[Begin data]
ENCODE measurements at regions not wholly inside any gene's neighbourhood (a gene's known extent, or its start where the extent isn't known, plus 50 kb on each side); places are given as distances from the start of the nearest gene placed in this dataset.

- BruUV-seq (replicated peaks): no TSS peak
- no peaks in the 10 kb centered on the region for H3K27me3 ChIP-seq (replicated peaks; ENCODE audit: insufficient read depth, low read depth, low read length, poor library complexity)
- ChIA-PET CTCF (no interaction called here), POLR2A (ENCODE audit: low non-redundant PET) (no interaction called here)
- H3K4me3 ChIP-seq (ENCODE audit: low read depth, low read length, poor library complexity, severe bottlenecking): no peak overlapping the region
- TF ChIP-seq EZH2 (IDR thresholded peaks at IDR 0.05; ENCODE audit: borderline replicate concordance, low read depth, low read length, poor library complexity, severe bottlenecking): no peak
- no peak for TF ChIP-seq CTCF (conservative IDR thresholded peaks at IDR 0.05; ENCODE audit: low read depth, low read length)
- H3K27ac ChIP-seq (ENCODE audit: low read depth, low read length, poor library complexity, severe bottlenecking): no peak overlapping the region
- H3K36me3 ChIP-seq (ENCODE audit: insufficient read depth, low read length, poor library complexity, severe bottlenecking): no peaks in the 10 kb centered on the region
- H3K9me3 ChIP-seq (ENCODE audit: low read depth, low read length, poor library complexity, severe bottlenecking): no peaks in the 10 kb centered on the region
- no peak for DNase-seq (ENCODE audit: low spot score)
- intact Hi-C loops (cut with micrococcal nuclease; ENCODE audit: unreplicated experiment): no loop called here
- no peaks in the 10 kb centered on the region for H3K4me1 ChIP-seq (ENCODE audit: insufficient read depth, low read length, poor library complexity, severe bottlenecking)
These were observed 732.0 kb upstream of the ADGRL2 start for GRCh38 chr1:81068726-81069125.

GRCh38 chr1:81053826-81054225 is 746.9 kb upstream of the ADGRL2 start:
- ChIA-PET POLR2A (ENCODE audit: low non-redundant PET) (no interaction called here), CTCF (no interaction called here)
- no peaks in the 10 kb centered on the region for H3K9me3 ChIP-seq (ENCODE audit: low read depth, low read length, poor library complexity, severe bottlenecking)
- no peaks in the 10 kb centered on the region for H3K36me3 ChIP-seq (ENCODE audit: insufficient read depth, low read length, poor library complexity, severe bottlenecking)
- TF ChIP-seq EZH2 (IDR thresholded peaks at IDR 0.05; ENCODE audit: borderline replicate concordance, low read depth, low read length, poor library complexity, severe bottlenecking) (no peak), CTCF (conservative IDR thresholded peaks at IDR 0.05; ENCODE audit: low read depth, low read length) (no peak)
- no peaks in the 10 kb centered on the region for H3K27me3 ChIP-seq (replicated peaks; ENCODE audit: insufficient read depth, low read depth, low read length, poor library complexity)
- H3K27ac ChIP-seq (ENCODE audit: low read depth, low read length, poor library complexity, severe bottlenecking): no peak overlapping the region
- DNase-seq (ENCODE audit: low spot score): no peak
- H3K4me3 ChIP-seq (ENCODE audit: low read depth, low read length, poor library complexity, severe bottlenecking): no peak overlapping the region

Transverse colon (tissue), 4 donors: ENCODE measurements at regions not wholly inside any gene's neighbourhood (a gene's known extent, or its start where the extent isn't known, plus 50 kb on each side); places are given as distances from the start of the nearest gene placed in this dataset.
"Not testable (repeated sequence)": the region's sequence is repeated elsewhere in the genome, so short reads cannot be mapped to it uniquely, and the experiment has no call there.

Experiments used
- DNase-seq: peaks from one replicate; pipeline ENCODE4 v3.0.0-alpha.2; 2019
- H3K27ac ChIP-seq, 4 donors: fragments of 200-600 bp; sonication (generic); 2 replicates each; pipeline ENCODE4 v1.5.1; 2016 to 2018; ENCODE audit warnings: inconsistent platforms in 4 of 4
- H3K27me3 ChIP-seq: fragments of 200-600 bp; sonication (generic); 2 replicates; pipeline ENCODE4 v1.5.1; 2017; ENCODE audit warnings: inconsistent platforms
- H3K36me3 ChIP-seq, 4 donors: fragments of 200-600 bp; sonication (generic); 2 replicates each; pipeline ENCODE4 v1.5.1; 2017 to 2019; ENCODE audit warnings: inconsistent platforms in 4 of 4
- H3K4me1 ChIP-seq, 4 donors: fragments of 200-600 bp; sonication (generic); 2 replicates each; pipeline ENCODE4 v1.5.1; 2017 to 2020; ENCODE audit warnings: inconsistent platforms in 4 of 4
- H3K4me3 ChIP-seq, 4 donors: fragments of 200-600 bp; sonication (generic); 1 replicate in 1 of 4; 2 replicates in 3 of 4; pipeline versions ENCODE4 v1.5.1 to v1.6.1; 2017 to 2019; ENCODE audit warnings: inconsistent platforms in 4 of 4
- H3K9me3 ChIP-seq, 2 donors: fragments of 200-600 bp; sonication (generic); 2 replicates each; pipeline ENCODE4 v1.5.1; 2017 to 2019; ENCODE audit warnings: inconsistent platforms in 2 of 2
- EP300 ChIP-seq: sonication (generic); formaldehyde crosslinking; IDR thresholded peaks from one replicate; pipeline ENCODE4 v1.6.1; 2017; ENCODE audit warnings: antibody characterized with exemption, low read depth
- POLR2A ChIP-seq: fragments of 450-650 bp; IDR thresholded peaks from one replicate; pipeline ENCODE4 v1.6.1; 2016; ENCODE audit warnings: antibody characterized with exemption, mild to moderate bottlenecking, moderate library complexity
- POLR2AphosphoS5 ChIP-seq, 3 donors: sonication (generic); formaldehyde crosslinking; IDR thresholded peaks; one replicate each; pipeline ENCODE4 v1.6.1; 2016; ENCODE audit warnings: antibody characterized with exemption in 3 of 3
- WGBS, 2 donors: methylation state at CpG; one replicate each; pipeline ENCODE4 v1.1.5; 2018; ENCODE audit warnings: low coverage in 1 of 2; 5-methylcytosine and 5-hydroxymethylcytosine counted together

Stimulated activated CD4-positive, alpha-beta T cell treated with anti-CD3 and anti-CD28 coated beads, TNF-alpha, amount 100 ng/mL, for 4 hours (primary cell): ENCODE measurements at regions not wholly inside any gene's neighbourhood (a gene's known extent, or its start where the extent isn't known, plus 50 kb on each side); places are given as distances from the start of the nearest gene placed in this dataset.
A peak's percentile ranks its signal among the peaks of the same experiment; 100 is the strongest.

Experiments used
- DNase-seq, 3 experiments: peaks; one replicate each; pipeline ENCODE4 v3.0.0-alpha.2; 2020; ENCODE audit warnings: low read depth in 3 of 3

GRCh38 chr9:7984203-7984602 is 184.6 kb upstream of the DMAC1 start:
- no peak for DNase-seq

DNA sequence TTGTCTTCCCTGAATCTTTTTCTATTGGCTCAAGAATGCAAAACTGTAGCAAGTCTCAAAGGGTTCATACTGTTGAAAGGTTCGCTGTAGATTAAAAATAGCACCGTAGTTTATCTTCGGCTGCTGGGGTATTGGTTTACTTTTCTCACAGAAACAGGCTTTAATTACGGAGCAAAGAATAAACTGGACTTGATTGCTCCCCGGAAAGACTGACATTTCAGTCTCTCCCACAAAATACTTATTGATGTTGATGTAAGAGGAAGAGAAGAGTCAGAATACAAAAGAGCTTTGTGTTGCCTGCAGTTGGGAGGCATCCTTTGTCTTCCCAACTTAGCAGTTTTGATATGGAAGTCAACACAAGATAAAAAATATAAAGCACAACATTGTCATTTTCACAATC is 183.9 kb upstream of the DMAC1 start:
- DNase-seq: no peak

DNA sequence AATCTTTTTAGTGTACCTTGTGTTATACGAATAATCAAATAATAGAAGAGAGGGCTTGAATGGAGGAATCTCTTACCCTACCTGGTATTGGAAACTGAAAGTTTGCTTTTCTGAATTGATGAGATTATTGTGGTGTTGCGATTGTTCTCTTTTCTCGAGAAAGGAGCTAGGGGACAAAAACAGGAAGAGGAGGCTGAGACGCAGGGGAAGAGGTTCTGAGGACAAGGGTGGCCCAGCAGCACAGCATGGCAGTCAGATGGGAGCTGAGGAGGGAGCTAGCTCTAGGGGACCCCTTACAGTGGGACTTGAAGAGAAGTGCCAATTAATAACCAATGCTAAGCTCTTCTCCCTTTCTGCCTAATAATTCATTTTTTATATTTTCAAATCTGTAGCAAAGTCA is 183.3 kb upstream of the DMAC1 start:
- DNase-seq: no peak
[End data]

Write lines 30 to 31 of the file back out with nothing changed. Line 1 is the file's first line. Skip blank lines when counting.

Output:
- H3K36me3 ChIP-seq, 4 donors: fragments of 200-600 bp; sonication (generic); 2 replicates each; pipeline ENCODE4 v1.5.1; 2017 to 2019; ENCODE audit warnings: inconsistent platforms in 4 of 4
- H3K4me1 ChIP-seq, 4 donors: fragments of 200-600 bp; sonication (generic); 2 replicates each; pipeline ENCODE4 v1.5.1; 2017 to 2020; ENCODE audit warnings: inconsistent platforms in 4 of 4